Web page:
Federal cybersecurity officials said they have seen increased cyberattacks from Russia driven by either crippling economic sanctions imposed on the country or because of the material support that the United States and allies are providing Ukraine.
On May 9, CISA issued an alert warning businesses and agencies to protect against a sophisticated cyberespionage tool, or “snake,” designed by Russia’s Federal Security Service for long-term intelligence collection on targets such as government networks. The malware was detected in 50 countries, CISA said.
In response, Febles issued a rare alert about a week later to Metro’s then-interim general manager, Andy Off. The alert stressed the importance of expediting cybersecurity upgrades.
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The OIG continued to investigate the contractors who had been working in Russia and subpoenaed background checks the transit agency requires that contractors conduct on their employees — a process investigators want Metro to review in light of the recent concerns, according to the report.
Those subpoenaed records showed that more than one-third of background checks used the same last four digits of a social security number, the report said. The EastBanc spokeswoman said the company accurately submitted Social Security and government records as requested. Metro pledged to resolve the vulnerabilities.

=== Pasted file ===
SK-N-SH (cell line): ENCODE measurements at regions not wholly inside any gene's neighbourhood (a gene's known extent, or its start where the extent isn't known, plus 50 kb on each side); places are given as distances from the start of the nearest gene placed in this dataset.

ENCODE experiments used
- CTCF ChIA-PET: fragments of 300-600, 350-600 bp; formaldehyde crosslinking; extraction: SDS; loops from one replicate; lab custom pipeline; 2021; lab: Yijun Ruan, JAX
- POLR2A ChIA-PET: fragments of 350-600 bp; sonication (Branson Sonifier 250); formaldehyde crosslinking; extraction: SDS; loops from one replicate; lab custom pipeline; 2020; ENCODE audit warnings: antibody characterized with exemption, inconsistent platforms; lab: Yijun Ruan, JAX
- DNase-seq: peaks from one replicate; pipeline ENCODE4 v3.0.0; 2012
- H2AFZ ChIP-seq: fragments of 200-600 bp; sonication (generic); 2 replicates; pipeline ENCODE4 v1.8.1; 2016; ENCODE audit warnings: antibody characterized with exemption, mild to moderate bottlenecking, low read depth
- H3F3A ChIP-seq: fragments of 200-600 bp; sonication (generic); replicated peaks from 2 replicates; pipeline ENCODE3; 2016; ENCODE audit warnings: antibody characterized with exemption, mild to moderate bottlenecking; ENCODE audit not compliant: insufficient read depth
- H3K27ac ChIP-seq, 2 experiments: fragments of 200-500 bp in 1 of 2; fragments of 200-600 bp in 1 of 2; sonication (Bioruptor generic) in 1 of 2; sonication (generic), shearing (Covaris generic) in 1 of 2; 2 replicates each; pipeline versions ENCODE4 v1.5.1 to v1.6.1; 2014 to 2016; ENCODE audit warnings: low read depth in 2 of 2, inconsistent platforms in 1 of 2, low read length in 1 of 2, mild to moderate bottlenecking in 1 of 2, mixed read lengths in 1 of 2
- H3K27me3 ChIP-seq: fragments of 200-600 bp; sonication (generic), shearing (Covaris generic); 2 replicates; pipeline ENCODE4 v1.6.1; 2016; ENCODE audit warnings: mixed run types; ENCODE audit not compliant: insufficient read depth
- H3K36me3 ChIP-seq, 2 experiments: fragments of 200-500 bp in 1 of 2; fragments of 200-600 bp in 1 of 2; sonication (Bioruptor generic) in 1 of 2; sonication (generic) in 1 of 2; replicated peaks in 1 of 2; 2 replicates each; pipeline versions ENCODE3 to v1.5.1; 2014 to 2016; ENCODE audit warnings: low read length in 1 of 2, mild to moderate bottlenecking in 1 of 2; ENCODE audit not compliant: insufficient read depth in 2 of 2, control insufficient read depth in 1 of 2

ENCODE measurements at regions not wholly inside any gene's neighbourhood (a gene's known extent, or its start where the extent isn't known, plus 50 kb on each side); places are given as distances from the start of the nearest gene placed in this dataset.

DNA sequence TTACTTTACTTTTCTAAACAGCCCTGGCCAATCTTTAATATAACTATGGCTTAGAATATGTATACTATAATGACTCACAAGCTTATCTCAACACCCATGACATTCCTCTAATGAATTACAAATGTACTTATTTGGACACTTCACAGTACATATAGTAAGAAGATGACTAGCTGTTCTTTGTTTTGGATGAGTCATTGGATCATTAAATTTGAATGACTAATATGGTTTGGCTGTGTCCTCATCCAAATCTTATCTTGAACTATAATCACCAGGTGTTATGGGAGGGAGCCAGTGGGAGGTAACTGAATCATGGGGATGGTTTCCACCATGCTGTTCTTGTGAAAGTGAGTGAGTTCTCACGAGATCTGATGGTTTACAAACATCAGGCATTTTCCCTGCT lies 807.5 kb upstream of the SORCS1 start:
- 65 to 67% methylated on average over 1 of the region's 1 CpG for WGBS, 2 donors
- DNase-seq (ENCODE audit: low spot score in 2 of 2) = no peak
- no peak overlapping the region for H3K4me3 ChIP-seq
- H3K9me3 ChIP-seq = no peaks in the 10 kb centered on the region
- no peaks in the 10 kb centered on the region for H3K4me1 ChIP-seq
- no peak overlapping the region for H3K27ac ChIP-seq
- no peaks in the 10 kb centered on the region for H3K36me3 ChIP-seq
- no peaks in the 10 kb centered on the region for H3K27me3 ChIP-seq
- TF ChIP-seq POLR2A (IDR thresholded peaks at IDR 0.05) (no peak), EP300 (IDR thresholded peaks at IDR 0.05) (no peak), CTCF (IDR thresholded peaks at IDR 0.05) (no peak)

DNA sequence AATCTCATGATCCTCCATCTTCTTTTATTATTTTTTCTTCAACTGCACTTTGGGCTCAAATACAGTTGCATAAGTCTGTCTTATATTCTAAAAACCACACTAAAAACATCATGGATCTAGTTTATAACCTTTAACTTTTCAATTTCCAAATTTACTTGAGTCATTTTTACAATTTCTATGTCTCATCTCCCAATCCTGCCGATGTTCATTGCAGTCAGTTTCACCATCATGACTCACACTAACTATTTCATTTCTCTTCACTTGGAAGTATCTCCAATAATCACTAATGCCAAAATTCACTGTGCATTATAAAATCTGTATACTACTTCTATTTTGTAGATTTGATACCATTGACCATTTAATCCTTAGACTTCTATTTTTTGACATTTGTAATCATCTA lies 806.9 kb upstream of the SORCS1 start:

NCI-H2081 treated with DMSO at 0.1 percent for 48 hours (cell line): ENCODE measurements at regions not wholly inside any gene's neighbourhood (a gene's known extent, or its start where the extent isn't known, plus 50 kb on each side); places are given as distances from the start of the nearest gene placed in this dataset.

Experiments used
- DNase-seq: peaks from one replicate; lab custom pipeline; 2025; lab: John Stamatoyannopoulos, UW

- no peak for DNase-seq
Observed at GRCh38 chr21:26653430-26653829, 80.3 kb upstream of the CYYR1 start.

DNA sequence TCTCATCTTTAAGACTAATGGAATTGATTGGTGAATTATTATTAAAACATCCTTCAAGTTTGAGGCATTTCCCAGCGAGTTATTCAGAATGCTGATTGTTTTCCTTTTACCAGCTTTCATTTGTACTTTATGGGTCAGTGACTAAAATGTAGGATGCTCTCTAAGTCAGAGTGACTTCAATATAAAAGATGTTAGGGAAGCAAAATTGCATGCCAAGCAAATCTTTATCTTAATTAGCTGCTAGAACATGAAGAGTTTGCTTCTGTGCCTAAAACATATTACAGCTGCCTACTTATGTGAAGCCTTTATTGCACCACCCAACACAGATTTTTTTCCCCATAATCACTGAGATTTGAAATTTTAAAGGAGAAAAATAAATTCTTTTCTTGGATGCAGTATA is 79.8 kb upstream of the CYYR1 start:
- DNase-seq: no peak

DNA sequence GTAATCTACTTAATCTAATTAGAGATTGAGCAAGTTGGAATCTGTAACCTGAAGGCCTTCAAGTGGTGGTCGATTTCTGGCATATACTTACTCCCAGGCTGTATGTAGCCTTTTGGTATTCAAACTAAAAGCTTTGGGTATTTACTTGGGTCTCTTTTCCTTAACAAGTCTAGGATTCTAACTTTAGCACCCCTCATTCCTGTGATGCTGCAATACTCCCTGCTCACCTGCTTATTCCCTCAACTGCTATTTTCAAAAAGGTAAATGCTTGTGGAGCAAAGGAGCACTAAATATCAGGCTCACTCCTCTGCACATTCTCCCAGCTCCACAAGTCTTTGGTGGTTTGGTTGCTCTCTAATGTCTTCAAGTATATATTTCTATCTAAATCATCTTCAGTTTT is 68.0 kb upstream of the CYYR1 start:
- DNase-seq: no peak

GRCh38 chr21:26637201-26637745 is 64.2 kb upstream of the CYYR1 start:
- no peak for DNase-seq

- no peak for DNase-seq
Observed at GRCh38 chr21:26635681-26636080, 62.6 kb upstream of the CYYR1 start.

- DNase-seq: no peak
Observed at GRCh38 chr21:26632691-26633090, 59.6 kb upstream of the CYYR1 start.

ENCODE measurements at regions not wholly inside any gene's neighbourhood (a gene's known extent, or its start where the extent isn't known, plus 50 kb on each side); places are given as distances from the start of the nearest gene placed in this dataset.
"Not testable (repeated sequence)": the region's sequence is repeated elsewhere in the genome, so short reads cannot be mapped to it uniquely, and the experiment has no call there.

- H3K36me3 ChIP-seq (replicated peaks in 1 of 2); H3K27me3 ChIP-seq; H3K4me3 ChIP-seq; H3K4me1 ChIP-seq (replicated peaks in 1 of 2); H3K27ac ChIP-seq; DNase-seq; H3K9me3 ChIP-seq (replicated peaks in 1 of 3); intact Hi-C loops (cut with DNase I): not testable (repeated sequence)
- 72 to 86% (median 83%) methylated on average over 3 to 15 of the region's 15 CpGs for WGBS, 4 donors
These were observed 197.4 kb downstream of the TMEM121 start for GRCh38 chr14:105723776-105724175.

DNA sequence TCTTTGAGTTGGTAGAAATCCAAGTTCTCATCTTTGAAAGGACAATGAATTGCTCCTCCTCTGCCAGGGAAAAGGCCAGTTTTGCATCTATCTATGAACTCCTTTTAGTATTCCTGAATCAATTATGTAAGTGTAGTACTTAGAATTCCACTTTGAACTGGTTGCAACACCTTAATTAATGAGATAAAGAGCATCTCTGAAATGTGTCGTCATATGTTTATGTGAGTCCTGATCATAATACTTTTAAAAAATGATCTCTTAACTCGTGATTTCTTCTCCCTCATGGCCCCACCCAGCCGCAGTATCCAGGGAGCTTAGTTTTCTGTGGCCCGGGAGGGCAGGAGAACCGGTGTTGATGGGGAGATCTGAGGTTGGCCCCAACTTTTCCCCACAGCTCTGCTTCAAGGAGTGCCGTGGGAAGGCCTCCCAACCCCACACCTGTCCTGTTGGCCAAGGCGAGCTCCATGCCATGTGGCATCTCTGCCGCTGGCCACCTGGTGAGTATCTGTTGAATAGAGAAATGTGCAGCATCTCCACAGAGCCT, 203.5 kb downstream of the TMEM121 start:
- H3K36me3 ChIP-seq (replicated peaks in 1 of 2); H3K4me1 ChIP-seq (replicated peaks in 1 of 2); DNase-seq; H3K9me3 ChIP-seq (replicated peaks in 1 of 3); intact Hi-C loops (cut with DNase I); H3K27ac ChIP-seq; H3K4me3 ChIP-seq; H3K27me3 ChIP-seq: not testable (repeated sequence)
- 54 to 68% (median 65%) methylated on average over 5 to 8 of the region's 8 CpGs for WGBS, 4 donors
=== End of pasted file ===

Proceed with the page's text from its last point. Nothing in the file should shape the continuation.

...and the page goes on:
On Jan. 4, the transit agency’s cybersecurity staff received notice that a computer in Russia had accessed Metro’s system, which the report described as being a “sensitive” Metro directory. According to the inspector general’s report, the office’s investigation traced the breach to the home computer of an employee whose contract had expired.
OIG investigators determined that the man used his still-active log-in and password while remotely accessing his computer in Russia. Investigators found the worker’s initial story about the incident not to be truthful, the report said.
“Since the former contractor’s high-level administrative access had not been revoked, he was able to remotely access his personal computer in Russia to log into [Metro] systems containing critical and sensitive [Metro] data,” the OIG report said.
Investigators asked Metro’s IT manager, whose role includes terminating such log-ins and passwords, why the account was still active. They learned that an IT supervisor had allowed the former contractor to retain his high-level access while hoping the company would rehire him, according to the report.
In its memo to the TSA, Metro said the contractor’s access had been reenabled due to a “business process error.”
Metro said it reported the incident to the Department of Homeland Security’s cybersecurity office, which closed the report “without comment.” The DHS office referred questions back to Metro. The transit agency has also created a chief digital officer position reporting directly to Clarke.
The inspector general’s report said concerns about contractors’ links to Russia “still stand.”
“One of the OIG’s gravest concerns identified … was access to [Metro] data by foreign nationals who were supporting sensitive applications and systems from Russia,” the report said.